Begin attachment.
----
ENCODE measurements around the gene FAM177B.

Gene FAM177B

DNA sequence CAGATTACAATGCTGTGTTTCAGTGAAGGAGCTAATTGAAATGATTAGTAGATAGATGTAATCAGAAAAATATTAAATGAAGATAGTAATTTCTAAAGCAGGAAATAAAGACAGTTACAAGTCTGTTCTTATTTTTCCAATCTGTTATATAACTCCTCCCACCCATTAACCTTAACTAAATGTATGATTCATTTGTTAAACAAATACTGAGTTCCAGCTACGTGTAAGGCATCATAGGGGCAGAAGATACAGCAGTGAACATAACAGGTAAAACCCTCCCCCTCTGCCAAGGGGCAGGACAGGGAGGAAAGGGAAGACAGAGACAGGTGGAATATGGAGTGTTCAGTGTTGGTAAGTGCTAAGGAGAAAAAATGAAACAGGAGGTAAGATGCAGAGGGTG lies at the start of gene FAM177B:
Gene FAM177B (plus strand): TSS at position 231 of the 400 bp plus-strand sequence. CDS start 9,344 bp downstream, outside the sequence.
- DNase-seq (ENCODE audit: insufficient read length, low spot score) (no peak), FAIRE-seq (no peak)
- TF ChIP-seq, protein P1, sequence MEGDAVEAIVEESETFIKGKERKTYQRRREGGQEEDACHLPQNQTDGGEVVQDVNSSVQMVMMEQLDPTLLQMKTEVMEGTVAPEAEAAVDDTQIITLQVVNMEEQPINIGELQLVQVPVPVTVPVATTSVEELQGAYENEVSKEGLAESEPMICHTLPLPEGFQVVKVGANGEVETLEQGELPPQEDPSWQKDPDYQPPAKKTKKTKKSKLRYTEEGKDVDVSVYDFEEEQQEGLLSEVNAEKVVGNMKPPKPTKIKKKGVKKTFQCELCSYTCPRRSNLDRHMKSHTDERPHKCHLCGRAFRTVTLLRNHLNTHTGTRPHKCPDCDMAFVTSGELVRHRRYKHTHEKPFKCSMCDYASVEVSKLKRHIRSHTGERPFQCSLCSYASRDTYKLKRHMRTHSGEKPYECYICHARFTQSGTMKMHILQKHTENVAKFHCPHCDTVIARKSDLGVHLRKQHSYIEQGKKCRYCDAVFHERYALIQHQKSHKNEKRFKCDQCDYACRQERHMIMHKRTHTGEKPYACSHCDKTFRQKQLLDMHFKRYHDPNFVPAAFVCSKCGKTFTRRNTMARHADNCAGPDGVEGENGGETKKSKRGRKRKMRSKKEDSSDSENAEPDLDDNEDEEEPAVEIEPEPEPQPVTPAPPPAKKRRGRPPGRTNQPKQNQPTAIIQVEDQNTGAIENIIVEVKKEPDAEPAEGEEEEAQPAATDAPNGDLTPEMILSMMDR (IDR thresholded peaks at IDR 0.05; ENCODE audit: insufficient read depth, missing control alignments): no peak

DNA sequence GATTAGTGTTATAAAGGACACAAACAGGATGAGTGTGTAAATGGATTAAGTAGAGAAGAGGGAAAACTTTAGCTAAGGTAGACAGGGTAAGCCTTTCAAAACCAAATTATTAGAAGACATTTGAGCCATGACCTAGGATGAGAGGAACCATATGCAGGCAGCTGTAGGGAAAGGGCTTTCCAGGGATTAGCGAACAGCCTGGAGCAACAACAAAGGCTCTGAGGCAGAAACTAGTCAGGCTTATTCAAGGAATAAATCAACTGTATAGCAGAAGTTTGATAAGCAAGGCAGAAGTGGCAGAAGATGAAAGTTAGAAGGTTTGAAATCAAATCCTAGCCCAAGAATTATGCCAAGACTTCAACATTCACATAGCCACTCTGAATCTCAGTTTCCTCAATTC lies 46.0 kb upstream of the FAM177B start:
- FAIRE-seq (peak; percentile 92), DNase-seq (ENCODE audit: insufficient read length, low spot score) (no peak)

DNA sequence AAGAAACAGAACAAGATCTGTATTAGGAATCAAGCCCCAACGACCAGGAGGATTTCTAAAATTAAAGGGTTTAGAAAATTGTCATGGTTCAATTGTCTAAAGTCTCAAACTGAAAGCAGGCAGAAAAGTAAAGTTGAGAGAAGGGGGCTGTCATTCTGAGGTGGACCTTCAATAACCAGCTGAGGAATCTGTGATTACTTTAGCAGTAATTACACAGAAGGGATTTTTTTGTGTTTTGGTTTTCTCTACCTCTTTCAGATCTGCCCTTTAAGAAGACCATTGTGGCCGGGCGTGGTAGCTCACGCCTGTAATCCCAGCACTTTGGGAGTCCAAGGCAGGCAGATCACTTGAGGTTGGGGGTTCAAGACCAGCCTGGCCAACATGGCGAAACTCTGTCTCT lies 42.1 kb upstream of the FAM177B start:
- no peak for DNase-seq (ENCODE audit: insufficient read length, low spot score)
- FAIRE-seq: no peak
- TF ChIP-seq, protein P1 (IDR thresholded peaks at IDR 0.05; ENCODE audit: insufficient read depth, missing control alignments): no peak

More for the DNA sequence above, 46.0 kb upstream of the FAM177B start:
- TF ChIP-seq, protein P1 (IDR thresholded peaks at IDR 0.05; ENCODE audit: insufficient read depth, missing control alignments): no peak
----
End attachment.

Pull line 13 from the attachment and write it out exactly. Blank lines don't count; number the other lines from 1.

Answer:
More for the DNA sequence above, 46.0 kb upstream of the FAM177B start: